self.pageRect = pageRect
        self.renderer = UIGraphicsPDFRenderer(bounds: self.pageRect,
                                             format: format)
        super.init()
    }
}

The PdfCreator class has an initializer which setups the bounds and the format of the PDF renderer. The bounds will be given a default width of 8.5 * 72 dpi and height of 11 * 72 dpi, which is the required size of an A4 paper.

And it has the following convenient methods to handle drawing the title and body text using CoreGraphics inside their own specified bounds and with their font and paragraph styles respectively :

extension PdfCreator {
    private func addTitle ( title  : String ){
        let textRect = CGRect(x: 20, y: 20, 
                         width: pageRect.width - 40 ,height: 40)
        title.draw(in: textRect, 
              withAttributes: [NSAttributedString.Key.font: UIFont.boldSystemFont(ofSize: 30)])
    }
    
    private func addBody (body : String) {
        let paragraphStyle = NSMutableParagraphStyle()
        paragraphStyle.alignment = .justified
        
        let attributes = [
            NSAttributedString.Key.font: UIFont.systemFont(ofSize: 20),
            NSAttributedString.Key.paragraphStyle: paragraphStyle,
            NSAttributedString.Key.foregroundColor : UIColor.gray
        ]
        
        let bodyRect = CGRect(x: 20, y: 70,
                              width: pageRect.width - 40 ,height: pageRect.height - 80)
        body.draw(in: bodyRect, withAttributes: attributes)
    }
}

And finally, we expose the the following pdfData(title: body:) method, which returns an optional Data object containing the PDF data.

extension PdfCreator {
    func pdfData( title : String, body: String ) -> Data? {
        if let renderer = self.renderer {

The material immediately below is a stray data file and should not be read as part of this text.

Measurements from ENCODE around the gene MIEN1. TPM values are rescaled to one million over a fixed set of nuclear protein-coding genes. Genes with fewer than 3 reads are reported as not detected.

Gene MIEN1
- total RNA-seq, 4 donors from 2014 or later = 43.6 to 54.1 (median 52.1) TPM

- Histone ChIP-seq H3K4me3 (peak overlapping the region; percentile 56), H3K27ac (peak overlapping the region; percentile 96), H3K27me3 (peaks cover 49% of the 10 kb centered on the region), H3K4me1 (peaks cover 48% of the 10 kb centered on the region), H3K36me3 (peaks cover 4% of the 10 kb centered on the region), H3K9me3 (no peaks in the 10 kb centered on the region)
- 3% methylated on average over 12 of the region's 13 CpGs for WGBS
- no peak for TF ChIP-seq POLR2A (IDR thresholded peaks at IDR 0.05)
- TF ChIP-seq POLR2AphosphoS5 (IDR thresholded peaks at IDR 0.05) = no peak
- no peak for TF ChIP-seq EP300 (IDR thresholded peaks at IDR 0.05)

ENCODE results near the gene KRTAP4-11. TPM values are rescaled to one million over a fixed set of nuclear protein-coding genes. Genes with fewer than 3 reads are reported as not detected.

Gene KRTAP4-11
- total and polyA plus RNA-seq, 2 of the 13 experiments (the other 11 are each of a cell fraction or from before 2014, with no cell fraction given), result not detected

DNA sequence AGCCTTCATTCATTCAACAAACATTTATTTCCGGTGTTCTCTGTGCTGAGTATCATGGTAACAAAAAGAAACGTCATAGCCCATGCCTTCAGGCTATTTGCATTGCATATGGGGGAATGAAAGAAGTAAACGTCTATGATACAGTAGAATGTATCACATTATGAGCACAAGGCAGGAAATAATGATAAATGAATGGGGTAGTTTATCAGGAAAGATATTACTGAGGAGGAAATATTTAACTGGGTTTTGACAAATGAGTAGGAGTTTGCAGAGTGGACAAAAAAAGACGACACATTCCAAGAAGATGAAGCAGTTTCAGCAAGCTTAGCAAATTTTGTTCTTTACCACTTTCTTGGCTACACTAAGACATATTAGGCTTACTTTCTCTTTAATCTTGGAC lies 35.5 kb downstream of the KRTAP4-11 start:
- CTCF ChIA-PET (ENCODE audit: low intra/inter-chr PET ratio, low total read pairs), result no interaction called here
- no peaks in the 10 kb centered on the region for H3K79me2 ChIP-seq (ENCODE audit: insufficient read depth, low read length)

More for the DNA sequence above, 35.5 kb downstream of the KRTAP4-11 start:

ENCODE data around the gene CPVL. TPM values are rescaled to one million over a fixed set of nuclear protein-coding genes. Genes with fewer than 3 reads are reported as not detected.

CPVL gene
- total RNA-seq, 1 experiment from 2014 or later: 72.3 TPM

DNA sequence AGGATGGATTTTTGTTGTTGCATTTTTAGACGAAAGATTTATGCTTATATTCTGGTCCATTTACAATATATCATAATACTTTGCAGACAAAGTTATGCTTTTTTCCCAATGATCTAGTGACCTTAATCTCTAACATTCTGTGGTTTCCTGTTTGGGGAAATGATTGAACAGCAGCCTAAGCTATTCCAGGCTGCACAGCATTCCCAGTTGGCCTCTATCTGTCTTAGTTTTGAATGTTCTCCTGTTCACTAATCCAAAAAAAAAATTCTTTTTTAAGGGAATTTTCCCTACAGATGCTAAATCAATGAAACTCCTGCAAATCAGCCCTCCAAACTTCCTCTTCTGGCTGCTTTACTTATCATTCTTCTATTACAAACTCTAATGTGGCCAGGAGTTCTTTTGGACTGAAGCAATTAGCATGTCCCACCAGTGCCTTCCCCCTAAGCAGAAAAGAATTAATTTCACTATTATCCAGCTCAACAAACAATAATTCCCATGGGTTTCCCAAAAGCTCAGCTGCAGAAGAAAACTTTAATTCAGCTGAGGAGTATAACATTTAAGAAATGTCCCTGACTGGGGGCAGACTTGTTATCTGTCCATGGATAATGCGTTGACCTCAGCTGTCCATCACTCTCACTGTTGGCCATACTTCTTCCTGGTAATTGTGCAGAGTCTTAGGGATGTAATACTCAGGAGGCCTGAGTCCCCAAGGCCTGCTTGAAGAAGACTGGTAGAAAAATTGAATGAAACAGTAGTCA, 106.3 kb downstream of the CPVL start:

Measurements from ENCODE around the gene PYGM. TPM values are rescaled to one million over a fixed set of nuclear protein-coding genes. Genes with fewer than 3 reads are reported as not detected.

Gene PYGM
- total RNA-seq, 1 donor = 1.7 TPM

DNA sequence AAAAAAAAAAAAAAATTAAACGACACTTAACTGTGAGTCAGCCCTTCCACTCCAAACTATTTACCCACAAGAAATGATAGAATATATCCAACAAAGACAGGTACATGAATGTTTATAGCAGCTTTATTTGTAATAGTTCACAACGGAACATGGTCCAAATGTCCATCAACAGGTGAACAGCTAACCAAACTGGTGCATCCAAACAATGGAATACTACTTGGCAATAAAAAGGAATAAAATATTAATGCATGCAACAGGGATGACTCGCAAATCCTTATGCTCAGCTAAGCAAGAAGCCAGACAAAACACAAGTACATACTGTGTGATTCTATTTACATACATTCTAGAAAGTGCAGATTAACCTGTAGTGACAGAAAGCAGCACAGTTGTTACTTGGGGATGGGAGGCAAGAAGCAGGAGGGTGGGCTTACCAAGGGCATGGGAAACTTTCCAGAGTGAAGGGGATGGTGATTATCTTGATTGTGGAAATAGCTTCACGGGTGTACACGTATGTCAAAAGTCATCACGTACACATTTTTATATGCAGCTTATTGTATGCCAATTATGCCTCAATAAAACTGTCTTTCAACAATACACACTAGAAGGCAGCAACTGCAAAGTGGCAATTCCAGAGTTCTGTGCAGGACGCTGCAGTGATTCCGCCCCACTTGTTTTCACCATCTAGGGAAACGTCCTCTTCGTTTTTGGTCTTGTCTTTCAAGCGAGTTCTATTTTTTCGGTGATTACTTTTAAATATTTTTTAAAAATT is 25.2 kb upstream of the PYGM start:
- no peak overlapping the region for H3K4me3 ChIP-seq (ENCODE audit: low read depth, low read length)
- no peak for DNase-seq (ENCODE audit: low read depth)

let data = renderer.pdfData  { ctx in
                ctx.beginPage()
                addTitle(title: title)
                addBody(body: body)
            }
            return data
        }
        return nil
    }
}

Let’s create our Model, View Model and View for our PDF composer app!

The Model

struct Content{
    var title : String = ""
    var body : String = ""
}

We basically have one model here, which is a struct Content which has two String-typed properties – the title and the body.

For now, it’ just a model for holding data in the memory and nothing more than that. And it can be expanded for mapping to any local or remote datasource for persistency when there is a need in the future.

The View Model

class ContentViewModel : ObservableObject {
    @Published private var content = Content()
    
    var title : String {
        get { content.title }
        set (newTitle){
           content.title = newTitle
        }
    }

    var body : String {
       get { content.body }
       set (newBody){
           content.body = newBody
       }
    }
}

The ContentViewModel class conforms to the ObservableObject protocol. It basically is a wrapper of the model Content which has a @Published property wrapper. And it provides proxy properties for the model’s properties which each has both getter and setter.

The ContentViewModel will be the one exposed to the views and used by the views in SwiftUI to reflect the views’ states and receiving actions from the views to update the model etc.

And the ContentViewModel has the following method pdfData() which basically instantiates our PdfCreator class and invokes its pdfData(title: body:) to return an optional Data object.

extension ContentViewModel {
   func pdfData() -> Data? {
       return PdfCreator().pdfData(title : self.title, 
                    body: self.body)
   }

   func clear(){
       self.title = ""
       self.body = ""
   }
}

And it also has a clear() method which basically sets the title and body to blank String, when the View receives user’s action to clear the title and body text.

The Views

We’ll need a number of views and child views in this tutorial. They are :